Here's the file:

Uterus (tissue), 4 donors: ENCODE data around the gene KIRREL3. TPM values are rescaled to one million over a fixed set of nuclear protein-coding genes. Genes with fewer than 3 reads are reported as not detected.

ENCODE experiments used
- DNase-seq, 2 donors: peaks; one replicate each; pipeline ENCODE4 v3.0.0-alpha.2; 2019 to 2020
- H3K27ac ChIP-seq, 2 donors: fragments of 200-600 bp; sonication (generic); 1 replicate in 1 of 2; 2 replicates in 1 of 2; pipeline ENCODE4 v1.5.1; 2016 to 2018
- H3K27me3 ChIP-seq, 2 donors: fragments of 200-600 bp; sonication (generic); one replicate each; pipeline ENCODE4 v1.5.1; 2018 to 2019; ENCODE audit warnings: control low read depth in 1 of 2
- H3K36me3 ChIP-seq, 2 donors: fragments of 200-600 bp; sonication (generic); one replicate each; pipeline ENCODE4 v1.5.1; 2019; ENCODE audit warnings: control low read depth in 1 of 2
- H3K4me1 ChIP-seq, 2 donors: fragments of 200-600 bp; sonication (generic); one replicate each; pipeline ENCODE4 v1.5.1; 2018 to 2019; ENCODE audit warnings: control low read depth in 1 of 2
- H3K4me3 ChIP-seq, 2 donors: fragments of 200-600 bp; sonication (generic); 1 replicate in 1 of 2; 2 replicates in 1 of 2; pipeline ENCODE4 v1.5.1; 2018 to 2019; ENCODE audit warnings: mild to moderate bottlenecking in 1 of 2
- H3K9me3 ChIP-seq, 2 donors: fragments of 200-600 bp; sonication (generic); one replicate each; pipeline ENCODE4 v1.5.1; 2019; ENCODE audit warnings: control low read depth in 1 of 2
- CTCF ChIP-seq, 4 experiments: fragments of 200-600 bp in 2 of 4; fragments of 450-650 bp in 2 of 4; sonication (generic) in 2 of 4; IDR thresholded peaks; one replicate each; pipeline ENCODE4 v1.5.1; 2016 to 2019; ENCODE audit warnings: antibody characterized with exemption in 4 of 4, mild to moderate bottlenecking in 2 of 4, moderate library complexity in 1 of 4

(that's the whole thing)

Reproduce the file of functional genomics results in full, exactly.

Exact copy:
Uterus (tissue), 4 donors: ENCODE data around the gene KIRREL3. TPM values are rescaled to one million over a fixed set of nuclear protein-coding genes. Genes with fewer than 3 reads are reported as not detected.

ENCODE experiments used
- DNase-seq, 2 donors: peaks; one replicate each; pipeline ENCODE4 v3.0.0-alpha.2; 2019 to 2020
- H3K27ac ChIP-seq, 2 donors: fragments of 200-600 bp; sonication (generic); 1 replicate in 1 of 2; 2 replicates in 1 of 2; pipeline ENCODE4 v1.5.1; 2016 to 2018
- H3K27me3 ChIP-seq, 2 donors: fragments of 200-600 bp; sonication (generic); one replicate each; pipeline ENCODE4 v1.5.1; 2018 to 2019; ENCODE audit warnings: control low read depth in 1 of 2
- H3K36me3 ChIP-seq, 2 donors: fragments of 200-600 bp; sonication (generic); one replicate each; pipeline ENCODE4 v1.5.1; 2019; ENCODE audit warnings: control low read depth in 1 of 2
- H3K4me1 ChIP-seq, 2 donors: fragments of 200-600 bp; sonication (generic); one replicate each; pipeline ENCODE4 v1.5.1; 2018 to 2019; ENCODE audit warnings: control low read depth in 1 of 2
- H3K4me3 ChIP-seq, 2 donors: fragments of 200-600 bp; sonication (generic); 1 replicate in 1 of 2; 2 replicates in 1 of 2; pipeline ENCODE4 v1.5.1; 2018 to 2019; ENCODE audit warnings: mild to moderate bottlenecking in 1 of 2
- H3K9me3 ChIP-seq, 2 donors: fragments of 200-600 bp; sonication (generic); one replicate each; pipeline ENCODE4 v1.5.1; 2019; ENCODE audit warnings: control low read depth in 1 of 2
- CTCF ChIP-seq, 4 experiments: fragments of 200-600 bp in 2 of 4; fragments of 450-650 bp in 2 of 4; sonication (generic) in 2 of 4; IDR thresholded peaks; one replicate each; pipeline ENCODE4 v1.5.1; 2016 to 2019; ENCODE audit warnings: antibody characterized with exemption in 4 of 4, mild to moderate bottlenecking in 2 of 4, moderate library complexity in 1 of 4